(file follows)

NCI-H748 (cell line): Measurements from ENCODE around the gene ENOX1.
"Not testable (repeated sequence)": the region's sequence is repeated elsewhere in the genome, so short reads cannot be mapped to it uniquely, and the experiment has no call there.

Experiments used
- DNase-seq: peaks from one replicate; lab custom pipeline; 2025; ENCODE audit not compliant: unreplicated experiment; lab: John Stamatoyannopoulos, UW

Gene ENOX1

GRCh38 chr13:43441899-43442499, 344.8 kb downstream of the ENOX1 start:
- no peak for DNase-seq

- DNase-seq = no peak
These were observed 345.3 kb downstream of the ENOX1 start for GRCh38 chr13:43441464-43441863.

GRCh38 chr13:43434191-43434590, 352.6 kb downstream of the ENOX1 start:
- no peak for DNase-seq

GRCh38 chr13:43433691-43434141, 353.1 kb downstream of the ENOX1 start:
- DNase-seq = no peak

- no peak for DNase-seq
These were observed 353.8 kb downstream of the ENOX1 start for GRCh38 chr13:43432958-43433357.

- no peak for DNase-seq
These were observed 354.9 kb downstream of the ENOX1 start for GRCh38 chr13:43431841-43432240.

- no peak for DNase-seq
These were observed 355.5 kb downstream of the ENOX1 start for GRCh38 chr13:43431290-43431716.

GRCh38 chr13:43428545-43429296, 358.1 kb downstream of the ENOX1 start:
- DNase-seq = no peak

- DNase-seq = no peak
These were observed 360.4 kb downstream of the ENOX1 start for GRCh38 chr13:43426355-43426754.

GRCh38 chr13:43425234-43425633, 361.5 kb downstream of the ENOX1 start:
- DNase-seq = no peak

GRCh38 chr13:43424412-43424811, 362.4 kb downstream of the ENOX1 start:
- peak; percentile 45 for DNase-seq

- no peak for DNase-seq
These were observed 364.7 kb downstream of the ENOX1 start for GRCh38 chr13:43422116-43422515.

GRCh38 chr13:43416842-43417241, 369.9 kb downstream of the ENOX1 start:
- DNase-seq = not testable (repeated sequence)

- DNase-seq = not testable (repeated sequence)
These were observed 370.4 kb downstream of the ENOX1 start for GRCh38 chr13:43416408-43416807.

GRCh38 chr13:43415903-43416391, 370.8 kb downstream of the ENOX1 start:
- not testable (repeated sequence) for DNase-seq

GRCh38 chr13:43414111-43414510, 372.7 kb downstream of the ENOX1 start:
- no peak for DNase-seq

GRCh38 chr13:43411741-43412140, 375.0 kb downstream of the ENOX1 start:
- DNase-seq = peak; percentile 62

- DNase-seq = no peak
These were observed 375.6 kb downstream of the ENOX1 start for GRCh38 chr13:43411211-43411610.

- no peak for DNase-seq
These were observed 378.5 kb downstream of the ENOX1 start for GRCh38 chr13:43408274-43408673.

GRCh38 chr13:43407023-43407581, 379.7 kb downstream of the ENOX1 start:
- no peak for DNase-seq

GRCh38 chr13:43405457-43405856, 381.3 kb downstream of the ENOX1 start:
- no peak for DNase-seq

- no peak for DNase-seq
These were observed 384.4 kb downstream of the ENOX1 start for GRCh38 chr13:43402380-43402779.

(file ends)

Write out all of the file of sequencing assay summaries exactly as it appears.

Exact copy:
NCI-H748 (cell line): Measurements from ENCODE around the gene ENOX1.
"Not testable (repeated sequence)": the region's sequence is repeated elsewhere in the genome, so short reads cannot be mapped to it uniquely, and the experiment has no call there.

Experiments used
- DNase-seq: peaks from one replicate; lab custom pipeline; 2025; ENCODE audit not compliant: unreplicated experiment; lab: John Stamatoyannopoulos, UW

Gene ENOX1

GRCh38 chr13:43441899-43442499, 344.8 kb downstream of the ENOX1 start:
- no peak for DNase-seq

- DNase-seq = no peak
These were observed 345.3 kb downstream of the ENOX1 start for GRCh38 chr13:43441464-43441863.

GRCh38 chr13:43434191-43434590, 352.6 kb downstream of the ENOX1 start:
- no peak for DNase-seq

GRCh38 chr13:43433691-43434141, 353.1 kb downstream of the ENOX1 start:
- DNase-seq = no peak

- no peak for DNase-seq
These were observed 353.8 kb downstream of the ENOX1 start for GRCh38 chr13:43432958-43433357.

- no peak for DNase-seq
These were observed 354.9 kb downstream of the ENOX1 start for GRCh38 chr13:43431841-43432240.

- no peak for DNase-seq
These were observed 355.5 kb downstream of the ENOX1 start for GRCh38 chr13:43431290-43431716.

GRCh38 chr13:43428545-43429296, 358.1 kb downstream of the ENOX1 start:
- DNase-seq = no peak

- DNase-seq = no peak
These were observed 360.4 kb downstream of the ENOX1 start for GRCh38 chr13:43426355-43426754.

GRCh38 chr13:43425234-43425633, 361.5 kb downstream of the ENOX1 start:
- DNase-seq = no peak

GRCh38 chr13:43424412-43424811, 362.4 kb downstream of the ENOX1 start:
- peak; percentile 45 for DNase-seq

- no peak for DNase-seq
These were observed 364.7 kb downstream of the ENOX1 start for GRCh38 chr13:43422116-43422515.

GRCh38 chr13:43416842-43417241, 369.9 kb downstream of the ENOX1 start:
- DNase-seq = not testable (repeated sequence)

- DNase-seq = not testable (repeated sequence)
These were observed 370.4 kb downstream of the ENOX1 start for GRCh38 chr13:43416408-43416807.

GRCh38 chr13:43415903-43416391, 370.8 kb downstream of the ENOX1 start:
- not testable (repeated sequence) for DNase-seq

GRCh38 chr13:43414111-43414510, 372.7 kb downstream of the ENOX1 start:
- no peak for DNase-seq

GRCh38 chr13:43411741-43412140, 375.0 kb downstream of the ENOX1 start:
- DNase-seq = peak; percentile 62

- DNase-seq = no peak
These were observed 375.6 kb downstream of the ENOX1 start for GRCh38 chr13:43411211-43411610.

- no peak for DNase-seq
These were observed 378.5 kb downstream of the ENOX1 start for GRCh38 chr13:43408274-43408673.

GRCh38 chr13:43407023-43407581, 379.7 kb downstream of the ENOX1 start:
- no peak for DNase-seq

GRCh38 chr13:43405457-43405856, 381.3 kb downstream of the ENOX1 start:
- no peak for DNase-seq

- no peak for DNase-seq
These were observed 384.4 kb downstream of the ENOX1 start for GRCh38 chr13:43402380-43402779.